The Art of the Steal paints cultural conspiracy in broad strokes

Philadelphia's tug-o'-war over the Barnes Foundation

Painter Henri Matisse described Albert C. Barnes' collection of Post-Impressionist and Early Modern art as "The only sane place to see art in America." In the first half of the 20th century, Barnes assembled a massive collection of masterpieces, including dozens by Matisse and Cézanne, and almost 200 by Renoir. The Barnes Foundation building itself resembles a work of art, with paintings, furniture and other decorations arranged closely together according to aesthetics, rather than artist or period. Admirers called the Barnes Foundation a "perfect jewel box" that makes more conventional museums look stark and sterile by comparison.

Barnes waged cataclysmic feuds with the Philadelphia art and civic establishment when he established the Barnes Foundation in the suburb of Merion. He kept visitors to a minimum and vigorously opposed the idea of relocating the collection. Barnes died in 1951 but, as The Art of the Steal reveals, the battles over his collection raged on for more than half a century afterward. The engrossing documentary frames a passionate debate between artistic concerns and a dead man's wishes on one side, and the hunger for money and power on the other.

Even before director Don Argott explores the contemporary controversies, Barnes makes a fascinating subject. He was a self-made man who earned his fortune by manufacturing drugs before becoming an ingenious art collector. Barnes emphasized the foundation's educational mission over any responsibility to the public. According to one interviewee, he was more likely to grant access to a plumber than an art critic.

Since Barnes had no children, his will stipulated that the board of trustees draw from Lincoln University, a small African-American college seemingly independent from Barnes' enemies in WASPish Philadelphia society. Trouble follows, though, when hugely ambitious African-American lawyer Richard H. Glanton takes over as head of the board. Glanton circumvents Barnes' wishes and sends the exhibit on a lucrative tour, then basks in the glow of the art world's attention.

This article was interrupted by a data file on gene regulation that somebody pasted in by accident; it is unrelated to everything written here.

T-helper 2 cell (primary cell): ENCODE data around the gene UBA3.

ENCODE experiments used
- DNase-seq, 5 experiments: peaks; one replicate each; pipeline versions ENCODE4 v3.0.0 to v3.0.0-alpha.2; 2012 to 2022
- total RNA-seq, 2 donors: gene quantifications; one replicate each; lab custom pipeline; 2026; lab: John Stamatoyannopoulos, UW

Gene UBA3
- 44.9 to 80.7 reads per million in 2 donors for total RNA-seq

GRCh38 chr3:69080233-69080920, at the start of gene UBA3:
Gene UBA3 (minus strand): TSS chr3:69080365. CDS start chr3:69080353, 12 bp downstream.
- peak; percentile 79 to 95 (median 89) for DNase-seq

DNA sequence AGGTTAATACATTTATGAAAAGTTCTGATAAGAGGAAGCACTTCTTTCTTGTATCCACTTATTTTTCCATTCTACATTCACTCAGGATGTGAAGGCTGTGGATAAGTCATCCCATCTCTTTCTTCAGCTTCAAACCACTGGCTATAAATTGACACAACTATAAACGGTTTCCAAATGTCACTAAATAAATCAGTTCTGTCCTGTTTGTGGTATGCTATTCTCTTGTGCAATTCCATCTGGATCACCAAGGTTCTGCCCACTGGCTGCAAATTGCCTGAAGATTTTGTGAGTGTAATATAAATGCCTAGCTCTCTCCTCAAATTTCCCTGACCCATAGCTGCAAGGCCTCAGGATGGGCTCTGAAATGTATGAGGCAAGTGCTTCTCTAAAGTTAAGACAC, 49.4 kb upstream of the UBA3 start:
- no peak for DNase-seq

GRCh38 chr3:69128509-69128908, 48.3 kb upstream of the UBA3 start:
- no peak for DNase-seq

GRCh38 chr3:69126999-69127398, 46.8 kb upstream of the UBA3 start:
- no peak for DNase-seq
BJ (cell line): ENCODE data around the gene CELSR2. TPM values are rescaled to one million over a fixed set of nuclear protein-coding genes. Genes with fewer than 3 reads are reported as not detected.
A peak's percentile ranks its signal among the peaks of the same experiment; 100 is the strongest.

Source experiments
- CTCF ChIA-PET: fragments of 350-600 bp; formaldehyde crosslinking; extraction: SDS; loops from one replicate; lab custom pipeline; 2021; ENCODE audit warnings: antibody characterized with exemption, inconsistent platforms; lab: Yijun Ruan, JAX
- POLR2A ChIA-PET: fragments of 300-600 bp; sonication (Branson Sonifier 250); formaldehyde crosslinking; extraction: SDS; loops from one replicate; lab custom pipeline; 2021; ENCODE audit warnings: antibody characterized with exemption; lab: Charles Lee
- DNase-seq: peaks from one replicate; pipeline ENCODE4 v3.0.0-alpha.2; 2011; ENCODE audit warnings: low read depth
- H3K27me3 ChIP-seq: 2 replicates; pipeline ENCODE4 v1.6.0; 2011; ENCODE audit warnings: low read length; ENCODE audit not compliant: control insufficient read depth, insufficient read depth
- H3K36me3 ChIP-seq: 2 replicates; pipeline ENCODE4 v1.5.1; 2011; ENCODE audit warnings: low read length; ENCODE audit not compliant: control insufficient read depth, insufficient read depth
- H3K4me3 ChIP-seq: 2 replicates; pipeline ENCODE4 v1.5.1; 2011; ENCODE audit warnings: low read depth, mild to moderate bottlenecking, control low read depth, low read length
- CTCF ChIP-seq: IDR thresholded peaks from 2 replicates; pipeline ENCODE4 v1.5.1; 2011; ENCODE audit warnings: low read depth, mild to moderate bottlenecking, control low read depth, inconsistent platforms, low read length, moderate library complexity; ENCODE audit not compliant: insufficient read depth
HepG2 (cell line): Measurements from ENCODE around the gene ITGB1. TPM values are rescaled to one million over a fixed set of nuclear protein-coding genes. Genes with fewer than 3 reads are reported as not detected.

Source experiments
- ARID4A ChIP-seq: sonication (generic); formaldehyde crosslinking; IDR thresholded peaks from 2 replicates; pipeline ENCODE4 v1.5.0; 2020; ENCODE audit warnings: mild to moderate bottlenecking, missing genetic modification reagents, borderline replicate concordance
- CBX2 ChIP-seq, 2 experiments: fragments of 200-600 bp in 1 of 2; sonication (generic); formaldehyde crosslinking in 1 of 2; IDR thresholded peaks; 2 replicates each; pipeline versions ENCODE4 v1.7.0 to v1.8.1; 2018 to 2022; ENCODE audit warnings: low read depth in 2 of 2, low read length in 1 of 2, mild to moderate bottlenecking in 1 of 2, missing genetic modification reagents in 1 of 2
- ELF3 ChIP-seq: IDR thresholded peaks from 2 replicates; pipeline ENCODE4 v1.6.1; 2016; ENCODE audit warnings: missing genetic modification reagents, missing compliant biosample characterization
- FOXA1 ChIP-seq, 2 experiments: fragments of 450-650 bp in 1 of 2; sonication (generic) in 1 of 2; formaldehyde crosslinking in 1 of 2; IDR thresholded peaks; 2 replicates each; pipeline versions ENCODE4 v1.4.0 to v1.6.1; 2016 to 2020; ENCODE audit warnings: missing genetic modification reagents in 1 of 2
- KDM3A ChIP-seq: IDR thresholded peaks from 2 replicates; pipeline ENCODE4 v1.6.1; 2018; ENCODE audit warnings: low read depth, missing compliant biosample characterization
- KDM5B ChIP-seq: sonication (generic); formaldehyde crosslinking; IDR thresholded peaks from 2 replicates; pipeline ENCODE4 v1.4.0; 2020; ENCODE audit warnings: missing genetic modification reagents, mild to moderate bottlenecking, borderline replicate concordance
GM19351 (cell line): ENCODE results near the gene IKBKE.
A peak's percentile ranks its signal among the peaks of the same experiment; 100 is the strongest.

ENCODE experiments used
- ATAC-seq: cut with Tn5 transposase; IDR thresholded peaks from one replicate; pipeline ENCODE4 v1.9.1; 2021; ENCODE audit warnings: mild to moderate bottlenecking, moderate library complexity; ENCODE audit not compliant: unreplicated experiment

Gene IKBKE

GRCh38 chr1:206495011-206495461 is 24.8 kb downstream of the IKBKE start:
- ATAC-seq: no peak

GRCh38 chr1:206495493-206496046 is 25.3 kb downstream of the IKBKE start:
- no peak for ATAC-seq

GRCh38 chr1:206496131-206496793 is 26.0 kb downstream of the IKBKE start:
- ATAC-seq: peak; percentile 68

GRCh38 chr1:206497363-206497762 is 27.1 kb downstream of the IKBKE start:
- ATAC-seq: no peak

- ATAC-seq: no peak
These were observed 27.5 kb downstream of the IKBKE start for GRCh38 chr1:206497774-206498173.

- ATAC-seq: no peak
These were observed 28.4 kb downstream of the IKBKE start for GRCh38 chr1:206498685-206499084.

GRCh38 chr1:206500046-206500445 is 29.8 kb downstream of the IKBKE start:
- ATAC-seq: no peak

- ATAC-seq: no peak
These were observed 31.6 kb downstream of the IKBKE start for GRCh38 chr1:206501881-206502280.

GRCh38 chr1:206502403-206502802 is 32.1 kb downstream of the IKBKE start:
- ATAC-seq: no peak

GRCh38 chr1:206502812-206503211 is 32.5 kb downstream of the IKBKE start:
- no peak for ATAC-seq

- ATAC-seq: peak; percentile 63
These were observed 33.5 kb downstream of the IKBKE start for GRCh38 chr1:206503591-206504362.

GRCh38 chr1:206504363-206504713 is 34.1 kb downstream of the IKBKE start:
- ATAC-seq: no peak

Any decision involving the foundation becomes some kind of flashpoint. When Glanton tries to increase public access to the foundation (located on a residential street), the neighbors complain about traffic jams. The attempt to accommodate the crowds with a proposed parking lot leads to lawsuits and even allegations of racism. (In fact, the culture clashes surrounding Glanton's tenure at the Barnes Foundation inspired Thomas Gibbons' play Permanent Collection, which Horizon Theatre produced in 2006.)

More recently, the Pew Charitable Trust gained control of the board and announced plans to move the collection to Philadelphia, violating Barnes' will and outraging admirers of its original arrangement. For a while, The Art of the Steal grants the pro-Philadelphian side some provocative questions: Should the original plan remain in place if the foundation can't support itself? And shouldn't art classics be made available to the widest possible audience?

As the title suggests, The Art of the Steal tilts away from that argument. Argott primarily gives the floor to a feisty band of crusading writers, professors and former foundation students who oppose the move in fiery language. Attorney Nick Tinari barks "Philistines!" in an interview during a protest outside a meeting of Philadelphia swells.

While Argott doesn't torture flacks and other straw men on camera like Michael Moore, the refusal of some politicos to be interviewed looks predictably damning. The film makes allegations of a high-level "cabal" and shady deals between major philanthropies and Philadelphia City Hall. Revelations about funds hidden in the Philadelphia city budget make the conspiracy theories at once salacious and persuasive.

Like Enron: The Smartest Guys in the Room, The Art of the Steal takes potentially dry, bewildering paper trails and turns them into a kind of thriller. Although the film tracks political maneuvers and legal brinkmanship, The Art of the Steal refreshingly avoids the kind of overt left vs. right ideological strife of many contemporary documentaries. The film's criticisms of Philadelphia's indiscriminate boosterism could apply just as easily to the flaws in Atlanta's character: "A city that has any sense of its own identity doesn't take about being a 'world-class city.' It is what it is."

Despite the undeniable beauty of the Barnes Foundation's artwork, The Art of the Steal ultimately depicts it as kind of a reverse version of Oscar Wilde's The Picture of Dorian Gray. Gaze at the $25 billion collection and you can see reflected the unsightly hunger for money and power.